Sale 124 Shatters dozens of world record prices.

Thursday, 06 August 2020


Noble Numismatics auction Sale 124 held Tuesday 28th through to Thursday 30th July 2020 was an outstanding success, with a clearance of 90 percent in a total realization of $4.7 million at 142 percent of estimate for lots sold. The British Colonial coins from the Mark E. Freehill Collection sold at entirely new levels, notably for the Singapore Merchant’s keping series with the Soho Mint proof for Siam depicting an elephant topping the bill at $30,000 (or $36,600 with buyer’s premium and GST added) on a $2,000 estimate (lot 2150). The proof with the lily (lot 2151; est.$2,000) realised $21,960, the Port of Susu fighting cock series prototype one cent 1804 (lot 2122; est.$2,000) realised $11,590. These three items were purchased in 1967 for $30. A uniface proof keping in silver from Dilli in Sumatra (lot 2143; est.$1,500) realised $15,860. Of the proof kepings, top price went to the beautiful proof of ‘C.R.Read’ (lot 2133; est.$300) at $7,320. A group of six, including four countermarked issues ex Wodak Collection (lot 2153; est.$200) realised $4,880. Singapore Harbour Board tokens in tin (lot 2157; est.$750) realised $7,320, and Johnson Matthey & Co. advertising checks using Straits Settlement dies realised $3,904 (lot 2178; est.$300). They had been purchased at Sale 61B in August 1999 for $400. The Highly Important Singapore Collection was estimated at $20,000 and realised $200,000.

The equally important Freehill Collection of Ceylon, estimated at about $40,000, realised a total of $173,240. The notable prices were the overstruck pattern fanam (ex Pridmore) (lot 1701; est.$900) at $6,710, the pattern rix dollar 1815 (lot 1704; est.$5,000, and originally bought for £18/10/-) at $18,910 and the proof rix dollar 1821 (lot 1706; est. $3,000) at $9,760. The proof set of three coins in bronzed copper dated 1802 (lot 1708; est.$1,000), realised $6,710, the pattern forty eighth rix dollar 1797 (lot 1712; est.$900) realised $4,880 and a silver proof five cents 1890 (lot 1726; est.$2,000) realised $10,370.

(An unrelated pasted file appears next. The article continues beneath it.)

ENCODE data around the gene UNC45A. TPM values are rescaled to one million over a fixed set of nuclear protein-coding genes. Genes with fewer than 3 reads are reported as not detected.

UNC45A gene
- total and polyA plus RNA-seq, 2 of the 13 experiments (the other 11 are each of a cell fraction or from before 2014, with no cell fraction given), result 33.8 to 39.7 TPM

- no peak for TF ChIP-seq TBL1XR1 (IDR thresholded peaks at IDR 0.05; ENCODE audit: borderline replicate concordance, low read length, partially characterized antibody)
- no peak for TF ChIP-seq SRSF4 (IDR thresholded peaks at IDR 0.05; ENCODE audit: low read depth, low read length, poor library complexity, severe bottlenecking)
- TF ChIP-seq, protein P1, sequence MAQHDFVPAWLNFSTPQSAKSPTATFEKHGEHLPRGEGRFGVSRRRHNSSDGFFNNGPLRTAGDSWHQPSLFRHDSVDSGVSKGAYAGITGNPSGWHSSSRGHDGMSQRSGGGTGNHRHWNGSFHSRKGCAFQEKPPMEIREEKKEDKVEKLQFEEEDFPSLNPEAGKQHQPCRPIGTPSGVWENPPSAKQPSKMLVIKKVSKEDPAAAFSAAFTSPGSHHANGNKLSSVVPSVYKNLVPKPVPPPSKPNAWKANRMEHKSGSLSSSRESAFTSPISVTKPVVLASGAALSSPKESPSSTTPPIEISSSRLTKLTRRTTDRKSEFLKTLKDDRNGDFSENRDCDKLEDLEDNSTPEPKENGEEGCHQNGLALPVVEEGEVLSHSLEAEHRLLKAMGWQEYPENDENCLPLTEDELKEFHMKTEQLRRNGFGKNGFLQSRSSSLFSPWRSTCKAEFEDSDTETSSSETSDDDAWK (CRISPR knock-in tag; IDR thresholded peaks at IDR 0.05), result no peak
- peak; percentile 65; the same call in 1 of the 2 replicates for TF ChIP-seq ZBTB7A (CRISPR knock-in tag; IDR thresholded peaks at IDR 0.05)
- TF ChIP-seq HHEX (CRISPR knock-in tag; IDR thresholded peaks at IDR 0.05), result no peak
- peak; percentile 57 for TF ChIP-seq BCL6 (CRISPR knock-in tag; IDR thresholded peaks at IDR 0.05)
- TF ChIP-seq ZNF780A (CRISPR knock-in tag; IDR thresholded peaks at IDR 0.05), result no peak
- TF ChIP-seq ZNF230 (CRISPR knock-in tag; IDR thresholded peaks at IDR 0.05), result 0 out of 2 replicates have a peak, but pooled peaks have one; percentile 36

The Freehill Penang Collection estimated at $10,000 realised $68,320 and the Sumatra Collection estimated at $7,500 realised $67,100. The highlight was the pattern three kepings in silver (lot 2195; est.$1,500) at $32,940. The Penang highlights are the pattern pices or one cents 1810 (lot 1926, 1928, est.$2,500 each) that realised $17,690 each and the tin trial of the obverse (lot 1927, est.$600) at $10,980.

The highlights of the Freehill West Africa issues were the Gold Coast proof silver ackey 1796 (lot 2230; est.$4,000) at $9,760; the Sierra Leone silver dollar 1791 (lot 2255; est.$4,000) at $12,810 and a proof silver half dollar piece 1791 (lot 2256; est.$1,500) at $7,320.

In the Isle of Man issues from the Freehill Collection the highlights were the silver crown and halfcrown of Douglas Bank 1811 (lots 2397; est.$5,000, and 2398; est.$4,000) realising $11,590 and $8,540 respectively.

The British India Presidency series from the Freehill Collection witnessed some very strong results. Top of the list was a pattern rupee of Madras in white metal ex Wodak Collection (lot 4215; est.$500) at $14,030, next was a group of ten copper issues of the Northern Circars (ex Pridmore) (lot 4213; est.$300) at $9,760, followed by a Madras gold pagoda (lot 4159; est.$400) at $8,540, and a silver half pagoda (lot 4184, est.$600) at $5,612, a Bombay pice proof set 1804 (lot 4235; est.$1,200) at $6,100 and a double pice 1728 (lot 4224; est.$600) at $3,904. The Bombay Mint silver blank engraved as ‘First Blank’ (lot 4306; est.$500) opened at $10,000! Finally selling for $20,740, it had realised $900 in our sale 61B (lot 1536) in 1999.

India from other properties saw some impressive results, a pattern half anna 1861 (lot 4316; est.$750) realised $8,540 (ex V.J.A.Flynn Collection) and a group of ten half rupees (lot 4312; est.$750) also from the Flynn Collection realised $4,636. Highlights of the Indian was a mogul square mohur of Jahangir (lot 4441; est.$25,000) at $70,760 a new world record for this type. Finally near the end of the auction at 11.45pm a group of fifteen silver coins of the Punjab, Sikh Empire (lot 4508, est.$300) realised $9,150 after a bidding war between two live online bidders.